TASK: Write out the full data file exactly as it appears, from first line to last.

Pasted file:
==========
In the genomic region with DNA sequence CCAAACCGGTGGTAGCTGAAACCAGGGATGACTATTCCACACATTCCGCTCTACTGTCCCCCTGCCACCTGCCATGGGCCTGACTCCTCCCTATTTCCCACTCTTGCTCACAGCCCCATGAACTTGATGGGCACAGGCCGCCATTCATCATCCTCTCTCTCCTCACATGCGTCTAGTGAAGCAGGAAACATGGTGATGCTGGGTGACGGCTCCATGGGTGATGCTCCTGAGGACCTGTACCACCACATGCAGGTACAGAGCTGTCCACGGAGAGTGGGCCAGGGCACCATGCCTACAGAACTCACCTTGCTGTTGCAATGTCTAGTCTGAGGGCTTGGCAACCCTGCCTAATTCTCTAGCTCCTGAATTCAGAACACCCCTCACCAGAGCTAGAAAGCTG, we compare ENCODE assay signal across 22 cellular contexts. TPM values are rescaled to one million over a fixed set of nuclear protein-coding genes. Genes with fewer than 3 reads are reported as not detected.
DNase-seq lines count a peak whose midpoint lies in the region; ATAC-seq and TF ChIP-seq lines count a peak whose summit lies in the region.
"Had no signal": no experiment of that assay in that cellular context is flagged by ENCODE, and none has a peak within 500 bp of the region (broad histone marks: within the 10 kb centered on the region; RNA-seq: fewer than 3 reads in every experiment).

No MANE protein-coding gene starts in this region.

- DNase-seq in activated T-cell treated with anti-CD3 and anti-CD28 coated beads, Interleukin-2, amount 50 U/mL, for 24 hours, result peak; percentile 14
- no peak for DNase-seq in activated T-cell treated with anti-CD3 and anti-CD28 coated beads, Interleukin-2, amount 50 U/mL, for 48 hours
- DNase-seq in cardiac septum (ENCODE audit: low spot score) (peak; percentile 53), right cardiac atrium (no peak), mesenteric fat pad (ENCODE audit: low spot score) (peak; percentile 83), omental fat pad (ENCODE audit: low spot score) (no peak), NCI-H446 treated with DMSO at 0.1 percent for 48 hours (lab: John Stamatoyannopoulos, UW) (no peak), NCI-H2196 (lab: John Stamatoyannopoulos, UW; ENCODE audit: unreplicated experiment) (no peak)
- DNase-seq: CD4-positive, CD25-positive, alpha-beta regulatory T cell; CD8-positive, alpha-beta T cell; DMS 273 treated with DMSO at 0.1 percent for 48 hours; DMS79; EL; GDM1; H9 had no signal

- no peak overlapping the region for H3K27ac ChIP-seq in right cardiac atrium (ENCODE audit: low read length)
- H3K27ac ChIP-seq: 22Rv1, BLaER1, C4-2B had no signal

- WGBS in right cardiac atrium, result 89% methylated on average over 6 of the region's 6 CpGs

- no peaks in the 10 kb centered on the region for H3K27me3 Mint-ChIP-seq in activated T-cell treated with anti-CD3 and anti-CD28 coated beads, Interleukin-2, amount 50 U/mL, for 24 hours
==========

In the genomic region with DNA sequence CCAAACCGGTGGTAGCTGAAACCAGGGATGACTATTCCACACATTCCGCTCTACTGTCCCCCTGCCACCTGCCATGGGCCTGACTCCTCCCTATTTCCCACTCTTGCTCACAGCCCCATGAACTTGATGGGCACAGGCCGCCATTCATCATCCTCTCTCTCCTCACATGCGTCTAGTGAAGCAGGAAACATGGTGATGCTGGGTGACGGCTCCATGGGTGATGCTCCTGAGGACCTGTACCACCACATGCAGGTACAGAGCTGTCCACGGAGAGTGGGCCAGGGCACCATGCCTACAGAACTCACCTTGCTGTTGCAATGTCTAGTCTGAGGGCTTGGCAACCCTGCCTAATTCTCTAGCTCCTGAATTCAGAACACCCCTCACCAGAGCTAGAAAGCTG, we compare ENCODE assay signal across 22 cellular contexts. TPM values are rescaled to one million over a fixed set of nuclear protein-coding genes. Genes with fewer than 3 reads are reported as not detected.
DNase-seq lines count a peak whose midpoint lies in the region; ATAC-seq and TF ChIP-seq lines count a peak whose summit lies in the region.
"Had no signal": no experiment of that assay in that cellular context is flagged by ENCODE, and none has a peak within 500 bp of the region (broad histone marks: within the 10 kb centered on the region; RNA-seq: fewer than 3 reads in every experiment).

No MANE protein-coding gene starts in this region.

- DNase-seq in activated T-cell treated with anti-CD3 and anti-CD28 coated beads, Interleukin-2, amount 50 U/mL, for 24 hours, result peak; percentile 14
- no peak for DNase-seq in activated T-cell treated with anti-CD3 and anti-CD28 coated beads, Interleukin-2, amount 50 U/mL, for 48 hours
- DNase-seq in cardiac septum (ENCODE audit: low spot score) (peak; percentile 53), right cardiac atrium (no peak), mesenteric fat pad (ENCODE audit: low spot score) (peak; percentile 83), omental fat pad (ENCODE audit: low spot score) (no peak), NCI-H446 treated with DMSO at 0.1 percent for 48 hours (lab: John Stamatoyannopoulos, UW) (no peak), NCI-H2196 (lab: John Stamatoyannopoulos, UW; ENCODE audit: unreplicated experiment) (no peak)
- DNase-seq: CD4-positive, CD25-positive, alpha-beta regulatory T cell; CD8-positive, alpha-beta T cell; DMS 273 treated with DMSO at 0.1 percent for 48 hours; DMS79; EL; GDM1; H9 had no signal

- no peak overlapping the region for H3K27ac ChIP-seq in right cardiac atrium (ENCODE audit: low read length)
- H3K27ac ChIP-seq: 22Rv1, BLaER1, C4-2B had no signal

- WGBS in right cardiac atrium, result 89% methylated on average over 6 of the region's 6 CpGs

- no peaks in the 10 kb centered on the region for H3K27me3 Mint-ChIP-seq in activated T-cell treated with anti-CD3 and anti-CD28 coated beads, Interleukin-2, amount 50 U/mL, for 24 hours